We have been watching a Spanish series on Netflix: Vivir sin permiso. It’s set in Galicia. We keep watching out for landmarks we might recognise but so far we have only spotted the Hercules Tower, the ancient lighthouse in La Coruña, and possibly the interior of the aquarium in that fair city. One ría, and there are a lot of them in Galicia, looks much like another. The series tells the story of Nemo Bandeira, a drug lord cum respectable businessman, who has been diagnosed with Alzheimer’s disease. Like all good mafiosi, and he definitely has much of the mafioso about him, he is ruthless in business and in his protection of the people he loves (even if his love involves a lot of possession). So he wants to put his house in order before he loses control of his mind. Imagine the confusion of being ruthless and not remembering exactly what you have done today! I could almost feel sorry for him … but not quite.
Anyway, we’ve been watching an episode a night. Last night, being Saturday, we got to the end of the episode and Phil was expecting to move on to Match of the Day … dum, dum, de, dum, de, dum, dum! But there was no Match of the Day, for some odd reason. Was no football played yesterday? However, as luck would have it, we noticed that on BBC 2 they were transmitting a Simon and Garfunkle concert from 1981. So we sat and watched that instead … probably a much better option.
The concert took place in Central Park in New York. The park was then in a poor state of repair and this was a free concert, the aim being to use proceeds from merchandising and so on to boost funds for regeneration. (Paul Simon joked that he wanted to thank the sellers of joints who were giving 50% of their proceeds to the fund as well.) Theirs was not the first of such concerts. Apparently Elton John and James Taylor had successfully made their contribution already. I don’t know how many turned up for those two concerts - quite a few I would imagine - but Simon and Garfunkle attracted an audience of 500,000. Art Garfunkle looked out over the crowd and commented that he had expected quite a lot of people but that it seemed as though they had filled the park. So many people!
So we sat up until way past my usual bedtime, having a serendipitous trip down memory lane. There’s something special about concerts in outdoor venues, even on the television, watching the sky gradually fade into darkness as the music goes on. I have read since that it rained in the morning of that September 1981 day but stopped about an hour before the concert. The rain didn’t stop fans from turning up first thing in the morning to ensure a good place near the stage. This was before the age of huge screens at venues allowing those at the back to see what was going on onstage. Back then the folk at the back would have seen little dots on a distant stage but they would no doubt still feel the magic.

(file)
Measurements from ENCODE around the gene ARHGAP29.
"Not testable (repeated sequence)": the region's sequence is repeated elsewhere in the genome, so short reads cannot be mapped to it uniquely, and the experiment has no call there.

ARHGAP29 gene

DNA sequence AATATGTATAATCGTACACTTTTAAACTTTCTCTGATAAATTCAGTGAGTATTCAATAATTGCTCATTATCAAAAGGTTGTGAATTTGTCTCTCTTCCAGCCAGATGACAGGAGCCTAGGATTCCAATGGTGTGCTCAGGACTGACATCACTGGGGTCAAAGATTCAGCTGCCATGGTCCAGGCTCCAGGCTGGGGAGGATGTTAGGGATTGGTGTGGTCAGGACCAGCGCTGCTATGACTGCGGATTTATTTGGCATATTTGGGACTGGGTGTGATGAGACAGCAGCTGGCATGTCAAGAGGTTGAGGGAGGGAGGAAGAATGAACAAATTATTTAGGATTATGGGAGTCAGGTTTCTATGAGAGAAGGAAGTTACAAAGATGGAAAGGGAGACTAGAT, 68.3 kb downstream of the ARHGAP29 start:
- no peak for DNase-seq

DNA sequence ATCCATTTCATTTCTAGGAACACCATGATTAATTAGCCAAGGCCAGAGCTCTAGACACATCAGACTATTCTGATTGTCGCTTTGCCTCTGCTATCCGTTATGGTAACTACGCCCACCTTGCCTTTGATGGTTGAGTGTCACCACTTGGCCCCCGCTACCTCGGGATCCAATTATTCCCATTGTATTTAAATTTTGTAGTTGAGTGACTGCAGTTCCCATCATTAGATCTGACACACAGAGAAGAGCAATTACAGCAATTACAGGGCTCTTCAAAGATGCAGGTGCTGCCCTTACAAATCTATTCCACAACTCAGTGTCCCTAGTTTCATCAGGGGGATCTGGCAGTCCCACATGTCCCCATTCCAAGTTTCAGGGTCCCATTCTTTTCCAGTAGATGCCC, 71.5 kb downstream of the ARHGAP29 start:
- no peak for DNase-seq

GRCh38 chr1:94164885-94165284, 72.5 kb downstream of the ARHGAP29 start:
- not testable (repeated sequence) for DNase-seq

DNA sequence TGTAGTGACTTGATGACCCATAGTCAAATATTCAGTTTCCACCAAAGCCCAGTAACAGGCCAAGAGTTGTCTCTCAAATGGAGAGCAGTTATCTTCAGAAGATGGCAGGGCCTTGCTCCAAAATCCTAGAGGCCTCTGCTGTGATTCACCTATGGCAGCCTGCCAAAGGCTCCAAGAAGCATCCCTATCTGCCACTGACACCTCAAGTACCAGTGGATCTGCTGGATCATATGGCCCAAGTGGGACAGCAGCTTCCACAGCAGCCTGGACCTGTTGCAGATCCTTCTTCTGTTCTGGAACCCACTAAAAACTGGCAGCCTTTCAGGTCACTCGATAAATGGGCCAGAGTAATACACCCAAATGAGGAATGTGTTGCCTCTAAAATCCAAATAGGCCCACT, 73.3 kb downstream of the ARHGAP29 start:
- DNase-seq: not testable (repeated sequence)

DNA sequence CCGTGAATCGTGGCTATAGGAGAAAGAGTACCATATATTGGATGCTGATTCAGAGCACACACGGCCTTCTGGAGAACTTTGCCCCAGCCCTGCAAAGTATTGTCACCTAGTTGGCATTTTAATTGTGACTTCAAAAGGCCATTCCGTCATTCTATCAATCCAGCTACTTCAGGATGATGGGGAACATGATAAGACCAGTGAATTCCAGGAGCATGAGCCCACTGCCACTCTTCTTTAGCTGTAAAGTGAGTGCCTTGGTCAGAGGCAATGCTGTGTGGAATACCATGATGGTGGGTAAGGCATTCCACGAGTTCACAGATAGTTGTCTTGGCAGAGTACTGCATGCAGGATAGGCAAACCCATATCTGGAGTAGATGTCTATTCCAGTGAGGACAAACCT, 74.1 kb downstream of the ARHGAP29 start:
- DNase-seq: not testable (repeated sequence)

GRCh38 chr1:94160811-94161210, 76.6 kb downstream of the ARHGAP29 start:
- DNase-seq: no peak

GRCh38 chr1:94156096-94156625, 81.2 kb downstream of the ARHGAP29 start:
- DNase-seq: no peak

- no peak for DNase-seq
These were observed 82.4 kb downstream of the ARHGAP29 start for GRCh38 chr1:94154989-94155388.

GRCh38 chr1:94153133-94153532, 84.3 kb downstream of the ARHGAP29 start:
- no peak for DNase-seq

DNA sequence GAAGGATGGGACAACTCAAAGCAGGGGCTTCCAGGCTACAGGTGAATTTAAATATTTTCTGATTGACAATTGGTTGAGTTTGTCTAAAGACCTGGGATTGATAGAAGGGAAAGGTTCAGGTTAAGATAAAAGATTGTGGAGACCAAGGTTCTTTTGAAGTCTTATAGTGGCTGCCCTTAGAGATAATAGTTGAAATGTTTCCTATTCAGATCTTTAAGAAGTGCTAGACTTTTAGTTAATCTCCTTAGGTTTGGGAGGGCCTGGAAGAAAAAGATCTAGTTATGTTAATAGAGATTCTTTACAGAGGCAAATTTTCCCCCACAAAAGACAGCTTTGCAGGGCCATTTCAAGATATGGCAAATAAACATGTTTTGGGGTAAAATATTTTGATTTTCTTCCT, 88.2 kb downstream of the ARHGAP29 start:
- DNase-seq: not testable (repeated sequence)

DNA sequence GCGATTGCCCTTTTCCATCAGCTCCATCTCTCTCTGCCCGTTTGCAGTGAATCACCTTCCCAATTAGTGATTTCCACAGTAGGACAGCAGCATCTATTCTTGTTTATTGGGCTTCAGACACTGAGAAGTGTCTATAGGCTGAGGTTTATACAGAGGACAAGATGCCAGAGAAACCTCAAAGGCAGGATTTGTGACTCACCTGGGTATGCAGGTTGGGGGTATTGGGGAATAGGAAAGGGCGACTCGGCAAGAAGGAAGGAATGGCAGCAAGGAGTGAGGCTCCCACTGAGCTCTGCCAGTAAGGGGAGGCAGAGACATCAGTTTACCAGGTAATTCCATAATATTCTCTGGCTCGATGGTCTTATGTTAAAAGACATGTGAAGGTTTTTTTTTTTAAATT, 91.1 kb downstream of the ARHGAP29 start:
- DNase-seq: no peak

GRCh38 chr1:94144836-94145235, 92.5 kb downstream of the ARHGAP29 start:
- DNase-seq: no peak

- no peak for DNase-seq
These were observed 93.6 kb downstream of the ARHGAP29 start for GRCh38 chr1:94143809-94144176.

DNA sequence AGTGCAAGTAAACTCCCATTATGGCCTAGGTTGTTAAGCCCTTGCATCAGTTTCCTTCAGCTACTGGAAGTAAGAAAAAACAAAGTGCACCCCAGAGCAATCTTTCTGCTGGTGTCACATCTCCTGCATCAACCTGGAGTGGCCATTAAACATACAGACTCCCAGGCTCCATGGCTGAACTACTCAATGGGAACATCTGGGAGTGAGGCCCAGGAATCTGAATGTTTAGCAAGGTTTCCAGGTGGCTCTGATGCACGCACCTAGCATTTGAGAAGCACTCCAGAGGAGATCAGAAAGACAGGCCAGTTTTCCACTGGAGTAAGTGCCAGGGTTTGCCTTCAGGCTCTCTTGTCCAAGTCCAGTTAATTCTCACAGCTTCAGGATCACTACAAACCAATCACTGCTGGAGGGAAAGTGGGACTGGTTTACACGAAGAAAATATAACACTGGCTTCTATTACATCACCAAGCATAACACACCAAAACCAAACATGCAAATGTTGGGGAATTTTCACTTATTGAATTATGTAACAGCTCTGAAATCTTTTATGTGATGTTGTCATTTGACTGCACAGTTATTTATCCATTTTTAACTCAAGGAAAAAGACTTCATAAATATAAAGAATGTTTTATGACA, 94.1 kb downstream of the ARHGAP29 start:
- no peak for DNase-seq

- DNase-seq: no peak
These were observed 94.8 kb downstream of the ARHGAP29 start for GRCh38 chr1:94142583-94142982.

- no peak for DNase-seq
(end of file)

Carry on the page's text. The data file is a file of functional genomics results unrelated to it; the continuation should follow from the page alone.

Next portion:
And I got nostalgic about the open air concerts I’ve seen. There was Bruce Springsteen at Trafford Park more years ago than I care to think about, and in 2009 in the Monte do Gozo just outside Santiago de Compostela. The latter was a much more “outdoors” venue than the former, a kind of basin-shaped hollow in the hillside. Four of us stood, and sometimes sat, on the hillside looking down on The Boss. In the same year we saw Leonard Cohen in Castrelos Park in Vigo, not quite as magical as when we first saw him in the Manchester Opera House, but made amazing by its setting, and by the fabulous Webb sisters doing cartwheels on the stage.
In more recent years I’ve watched the sun go down on Tom Petty and the Heartbreakers in Hyde Park in London. Dancing barefoot in the park to “You’re so bad” on a glorious July evening with my son, his wife and some of their friends. A couple of years later my Spanish sister came over to join us as we had another glorious July evening in the same place. We arrived to hear Bonnie Raitt belting out “Make me an angel that flies from Montgomery”. But my sister had mainly come to see James Taylor, who didn’t disappoint, and we finished off with Paul Simon again.
I shouldn’t miss out Carly Simon at Martha’s Vineyard in 1987. I wasn’t there but I’ve got the DVD and it almost feels as though I was sitting in the harbour there.
As the Simon and Garfunkle concert in Central Park finished with an encore, “It was late in the evening”, singing about the music seeping up through the floor, I reflected on appropriate final songs. Probably the best was Leonard Cohen’s “It’s closing time”!
And of course those concerts don’t finish with the closing song. The crowds have to make their way out and homewards. After we saw Springsteen in Trafford Park I remember we were so euphoric we almost forgot where the car was parked. After the Monte do Gozo concert, despite the chaos of disorganised buses back to the city, we happily tucked onto chorizo, egg and chips and a beer at four in the morning, speculating that we might run into the E Street band site-seeing later in the day - of course we didn’t see them.
We stopped for beer as well on our way back from the Leonard Cohen concert in Castrelos Park. Even the friend who had come to stay, someone with arthritic feet, was happy to walk from the park to Gran Via where stopped halfway along for refreshments before continuing to our city centre flat.
After the concerts in Hyde Park it’s a good job we were on a musical high as we had to tramp across what felt like half of London to get to the tube stop to take us back to my son’s place.
So it’s odd when you watch a concert on TV. You just sort of pack and go to bed. And set the alarm a little later than usual. But that’s how it goes.
Life goes on. Stay safe and well, everyone!